When Digital TV was being launched we were promised better Video and Audio quality and more channels. Aside from some reception problems early on these promises were kept.
When Digital Radio was launched we were promised better quality, clearer audio, improved reception, live track information and other useful data. I was already impressed with Digital TV so I was curious. I put “Digital Radio” on my Christmas list.
My lovely wife gave me a “Roberts” DAB+ Digital Radio. I powered it up on Christmas morning, tuned in to my favourite station and was instantly disappointed. It sounded like a old cassette tape recording. I thought maybe it was the speaker on the radio (yes, a lot of digital radios are mono) so I plugged in a pair of headphones but there was only minimal improvement listening in stereo.
At this point I thought I had a dud radio, I figured I would be returning to the store first thing Boxing Day. However the radio was also equipped with an FM tuner and a solar panel and since it was a nice sunny Christmas Day I figured I’d play with it some more. I flipped over to FM and was pleasantly surprised. The audio was much richer. It sounded just like any other radio I own. I switched back to DAB+ and again the audio was crap. Maybe I had missed a setting somewhere. I dissected the instructions. Nothing was apparent, there was no “Quality” setting. What I did discover by repeatedly pressing the “Info” button was that the bit-rate for my favourite station was only 80kbps.
One of the catch lines you hear in digital radio commercials is “CD Quality Sound”. “CD Quality” cannot really be measured in kbps because it is uncompressed. MP3s, on the other hand, are compressed. A “good” quality MP3 is 128kbps, most music lovers prefer even higher, 160kbps, 320kbps, etc. I know that perceptible quality isn’t only about the bit-rate. I know that the algorithm used to compress the audio is also important. In any case it would appear that 80kbps and the AAC Audio codec really isn’t sufficient unless you are only listening to talk-back radio. I have lately been streaming radio directly to my iPod. My favourite station claims to limit their stream to 48kbps and yet it still sounds better than Digital Radio.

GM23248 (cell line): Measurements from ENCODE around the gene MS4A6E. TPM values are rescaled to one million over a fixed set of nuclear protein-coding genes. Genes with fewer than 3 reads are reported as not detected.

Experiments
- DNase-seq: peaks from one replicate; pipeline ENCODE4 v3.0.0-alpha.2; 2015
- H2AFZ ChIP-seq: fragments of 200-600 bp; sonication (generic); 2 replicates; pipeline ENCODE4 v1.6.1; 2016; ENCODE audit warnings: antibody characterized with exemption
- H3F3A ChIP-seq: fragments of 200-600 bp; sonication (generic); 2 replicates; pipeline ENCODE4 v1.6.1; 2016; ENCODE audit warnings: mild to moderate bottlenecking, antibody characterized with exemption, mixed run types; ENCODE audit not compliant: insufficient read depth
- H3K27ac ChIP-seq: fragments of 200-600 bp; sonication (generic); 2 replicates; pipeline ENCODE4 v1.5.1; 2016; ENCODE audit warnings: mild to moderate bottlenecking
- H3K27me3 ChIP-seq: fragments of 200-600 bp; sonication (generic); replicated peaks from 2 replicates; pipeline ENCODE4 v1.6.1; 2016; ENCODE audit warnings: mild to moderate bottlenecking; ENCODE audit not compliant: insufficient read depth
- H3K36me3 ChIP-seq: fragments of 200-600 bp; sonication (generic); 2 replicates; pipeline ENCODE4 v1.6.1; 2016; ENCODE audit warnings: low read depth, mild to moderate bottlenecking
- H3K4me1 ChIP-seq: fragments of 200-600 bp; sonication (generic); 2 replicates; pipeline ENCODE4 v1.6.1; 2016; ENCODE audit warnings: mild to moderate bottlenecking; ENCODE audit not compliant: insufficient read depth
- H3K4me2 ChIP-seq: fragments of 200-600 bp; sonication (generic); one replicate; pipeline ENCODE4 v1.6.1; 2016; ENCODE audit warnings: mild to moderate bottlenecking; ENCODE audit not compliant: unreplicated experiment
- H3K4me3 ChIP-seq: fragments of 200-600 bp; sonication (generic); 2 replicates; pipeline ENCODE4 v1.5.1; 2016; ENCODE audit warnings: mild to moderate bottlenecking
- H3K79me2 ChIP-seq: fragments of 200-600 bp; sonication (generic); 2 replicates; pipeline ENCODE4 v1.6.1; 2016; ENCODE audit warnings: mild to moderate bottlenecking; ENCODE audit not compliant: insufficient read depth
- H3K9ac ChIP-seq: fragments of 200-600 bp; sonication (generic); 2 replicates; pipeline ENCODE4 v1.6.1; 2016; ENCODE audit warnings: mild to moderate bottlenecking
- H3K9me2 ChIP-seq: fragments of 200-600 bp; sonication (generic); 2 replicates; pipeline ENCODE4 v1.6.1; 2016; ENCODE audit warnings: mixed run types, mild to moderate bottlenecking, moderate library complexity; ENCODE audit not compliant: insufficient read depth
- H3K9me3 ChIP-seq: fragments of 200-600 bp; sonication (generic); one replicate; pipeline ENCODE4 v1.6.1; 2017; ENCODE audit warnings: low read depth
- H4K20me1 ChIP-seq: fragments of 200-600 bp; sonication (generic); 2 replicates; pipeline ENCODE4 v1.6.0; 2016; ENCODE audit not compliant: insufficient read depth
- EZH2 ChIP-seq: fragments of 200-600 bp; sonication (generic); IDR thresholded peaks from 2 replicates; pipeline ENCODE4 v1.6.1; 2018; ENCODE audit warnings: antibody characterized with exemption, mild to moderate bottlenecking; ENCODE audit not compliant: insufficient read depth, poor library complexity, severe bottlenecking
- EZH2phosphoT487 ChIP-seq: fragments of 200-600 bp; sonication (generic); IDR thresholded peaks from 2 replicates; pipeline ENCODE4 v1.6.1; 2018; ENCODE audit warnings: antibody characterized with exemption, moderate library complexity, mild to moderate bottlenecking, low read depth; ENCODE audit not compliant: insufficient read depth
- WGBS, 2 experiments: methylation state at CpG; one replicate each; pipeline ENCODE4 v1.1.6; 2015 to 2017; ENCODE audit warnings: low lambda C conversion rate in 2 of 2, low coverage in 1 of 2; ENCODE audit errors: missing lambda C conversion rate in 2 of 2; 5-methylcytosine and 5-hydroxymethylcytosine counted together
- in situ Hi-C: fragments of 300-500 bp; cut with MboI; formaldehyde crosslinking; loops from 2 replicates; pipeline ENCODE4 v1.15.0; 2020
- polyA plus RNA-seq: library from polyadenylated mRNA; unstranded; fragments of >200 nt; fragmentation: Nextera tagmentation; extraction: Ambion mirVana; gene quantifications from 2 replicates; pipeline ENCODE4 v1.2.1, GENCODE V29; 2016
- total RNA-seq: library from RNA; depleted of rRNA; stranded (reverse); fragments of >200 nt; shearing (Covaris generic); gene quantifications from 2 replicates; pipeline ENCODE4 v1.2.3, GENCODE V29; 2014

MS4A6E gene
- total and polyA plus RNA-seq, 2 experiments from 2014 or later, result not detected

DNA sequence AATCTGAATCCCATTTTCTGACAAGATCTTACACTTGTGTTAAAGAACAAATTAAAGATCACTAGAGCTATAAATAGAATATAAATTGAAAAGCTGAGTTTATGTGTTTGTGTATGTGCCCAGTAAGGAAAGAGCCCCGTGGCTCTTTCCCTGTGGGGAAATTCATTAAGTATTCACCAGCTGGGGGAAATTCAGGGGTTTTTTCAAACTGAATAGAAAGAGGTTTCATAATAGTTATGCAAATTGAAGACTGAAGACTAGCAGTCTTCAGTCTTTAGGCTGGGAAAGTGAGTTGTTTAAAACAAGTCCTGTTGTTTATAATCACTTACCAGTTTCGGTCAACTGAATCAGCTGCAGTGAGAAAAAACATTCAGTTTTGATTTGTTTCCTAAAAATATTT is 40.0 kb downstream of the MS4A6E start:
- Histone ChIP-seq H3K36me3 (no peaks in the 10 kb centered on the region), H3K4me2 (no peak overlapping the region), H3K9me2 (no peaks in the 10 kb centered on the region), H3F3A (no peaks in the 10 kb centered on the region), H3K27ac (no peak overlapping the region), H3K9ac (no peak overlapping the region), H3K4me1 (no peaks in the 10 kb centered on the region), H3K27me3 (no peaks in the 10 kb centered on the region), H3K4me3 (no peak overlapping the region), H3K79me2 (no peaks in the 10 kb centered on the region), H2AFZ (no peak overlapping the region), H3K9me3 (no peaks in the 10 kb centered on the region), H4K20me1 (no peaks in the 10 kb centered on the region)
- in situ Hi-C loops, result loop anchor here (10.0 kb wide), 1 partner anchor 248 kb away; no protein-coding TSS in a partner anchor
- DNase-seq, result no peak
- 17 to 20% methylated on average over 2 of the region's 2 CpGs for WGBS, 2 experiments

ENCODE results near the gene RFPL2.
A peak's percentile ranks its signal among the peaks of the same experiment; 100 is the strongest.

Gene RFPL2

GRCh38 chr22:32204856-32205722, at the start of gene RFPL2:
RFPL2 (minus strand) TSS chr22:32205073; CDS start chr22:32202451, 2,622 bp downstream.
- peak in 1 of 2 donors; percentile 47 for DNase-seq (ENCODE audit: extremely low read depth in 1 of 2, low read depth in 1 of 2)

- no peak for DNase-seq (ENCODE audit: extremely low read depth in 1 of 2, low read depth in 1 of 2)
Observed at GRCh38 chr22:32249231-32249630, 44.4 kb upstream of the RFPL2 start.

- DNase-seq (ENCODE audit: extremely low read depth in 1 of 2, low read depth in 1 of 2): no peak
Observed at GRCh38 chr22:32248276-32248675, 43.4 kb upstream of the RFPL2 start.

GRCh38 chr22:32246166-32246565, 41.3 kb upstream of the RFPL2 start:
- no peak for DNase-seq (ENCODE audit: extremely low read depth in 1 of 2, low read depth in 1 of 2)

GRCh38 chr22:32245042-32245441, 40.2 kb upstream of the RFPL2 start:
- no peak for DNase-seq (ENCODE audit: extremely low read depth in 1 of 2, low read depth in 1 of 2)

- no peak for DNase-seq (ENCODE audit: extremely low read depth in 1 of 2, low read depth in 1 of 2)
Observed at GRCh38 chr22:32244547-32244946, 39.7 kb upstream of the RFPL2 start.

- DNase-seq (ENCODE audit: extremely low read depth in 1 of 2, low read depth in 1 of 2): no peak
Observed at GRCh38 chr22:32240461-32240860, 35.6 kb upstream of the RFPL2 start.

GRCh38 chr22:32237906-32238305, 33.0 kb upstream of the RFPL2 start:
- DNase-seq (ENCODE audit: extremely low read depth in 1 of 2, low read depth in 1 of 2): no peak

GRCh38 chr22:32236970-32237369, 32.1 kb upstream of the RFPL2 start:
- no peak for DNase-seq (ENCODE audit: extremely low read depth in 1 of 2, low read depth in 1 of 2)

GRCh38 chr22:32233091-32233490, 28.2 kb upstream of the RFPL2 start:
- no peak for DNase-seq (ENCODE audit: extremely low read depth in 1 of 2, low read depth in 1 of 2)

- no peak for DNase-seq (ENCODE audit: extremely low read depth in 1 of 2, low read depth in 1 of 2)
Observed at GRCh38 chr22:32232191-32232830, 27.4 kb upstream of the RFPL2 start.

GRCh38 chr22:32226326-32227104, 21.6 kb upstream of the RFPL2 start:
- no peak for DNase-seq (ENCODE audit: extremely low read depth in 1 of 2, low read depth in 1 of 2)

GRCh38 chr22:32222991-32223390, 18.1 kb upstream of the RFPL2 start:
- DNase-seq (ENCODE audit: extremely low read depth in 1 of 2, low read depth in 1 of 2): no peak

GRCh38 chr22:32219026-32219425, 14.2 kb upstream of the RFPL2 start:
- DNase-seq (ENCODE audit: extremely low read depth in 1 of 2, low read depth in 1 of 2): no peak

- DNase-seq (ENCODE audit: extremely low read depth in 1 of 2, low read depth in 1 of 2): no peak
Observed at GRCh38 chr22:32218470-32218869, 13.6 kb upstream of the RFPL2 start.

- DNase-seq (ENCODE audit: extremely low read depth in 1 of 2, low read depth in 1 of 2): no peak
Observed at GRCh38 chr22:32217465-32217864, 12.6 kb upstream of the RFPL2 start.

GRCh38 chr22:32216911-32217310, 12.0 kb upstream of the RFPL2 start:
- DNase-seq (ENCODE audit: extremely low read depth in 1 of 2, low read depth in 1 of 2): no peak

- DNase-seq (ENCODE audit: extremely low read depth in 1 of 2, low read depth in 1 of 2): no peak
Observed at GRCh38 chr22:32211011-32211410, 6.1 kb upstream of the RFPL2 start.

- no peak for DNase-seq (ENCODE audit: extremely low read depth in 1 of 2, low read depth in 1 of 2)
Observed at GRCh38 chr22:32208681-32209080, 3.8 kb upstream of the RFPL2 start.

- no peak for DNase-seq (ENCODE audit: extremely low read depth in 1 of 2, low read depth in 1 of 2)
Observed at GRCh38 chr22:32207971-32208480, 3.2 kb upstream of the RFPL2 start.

Another failure was with the track information. I had taken my radio with me to Christmas lunch. I found a digital only channel playing non-stop Christmas carols and noticed that the station information was not telling me the names of the carols as they were playing. I browsed some popular stations, same result. At the most they had their name and a slogan scrolling across. I had figured that with Digital Radio that the track details would be embedded in the music but apparently the track data is in a separate stream. If the station doesn’t program the track names, the track names are not displayed.
Finally the claim of improved reception was also false. FM radio is pretty reliable. You have to be pretty unlucky to have fuzzy reception and if you do get a little bit of fuzz at least you can still hear the broadcast. DAB+ is different. As with Digital TV, if you lose the signal, you lose everything. At the time the signal levels were not very good. If you were standing still you could get a signal but try moving around and it was very easy to lose the signal, even with the old fashioned telescopic aerial.
That was three years ago. All in all I was quite under-whelmed with Digital Radio. It had not delivered on any of its promises. Now, 2012, and still DAB+ fails to impress me. The signal strength is better, I hear that DAB+ even works pretty well in car audio, but there are still plenty of black spots. The live track information is better on some stations but many still fail to live up to expectations. Finally the audio quality still sucks.
I read online that we are not alone with respect to Digital Radio. The UK and other countries are also experiencing similar problems. There is speculation that the switch off of Analogue TV signals will free up some radio frequency spectrum allowing for increased radio bandwidth. I would really like to see Digital Radio treated like Digital TV; some stations in standard definition, some in high definition. For example, football and talk-back on standard definition and premier music on high definition.
Time will tell but I think there will need to be a dramatic improvement before they can even contemplate turning off FM.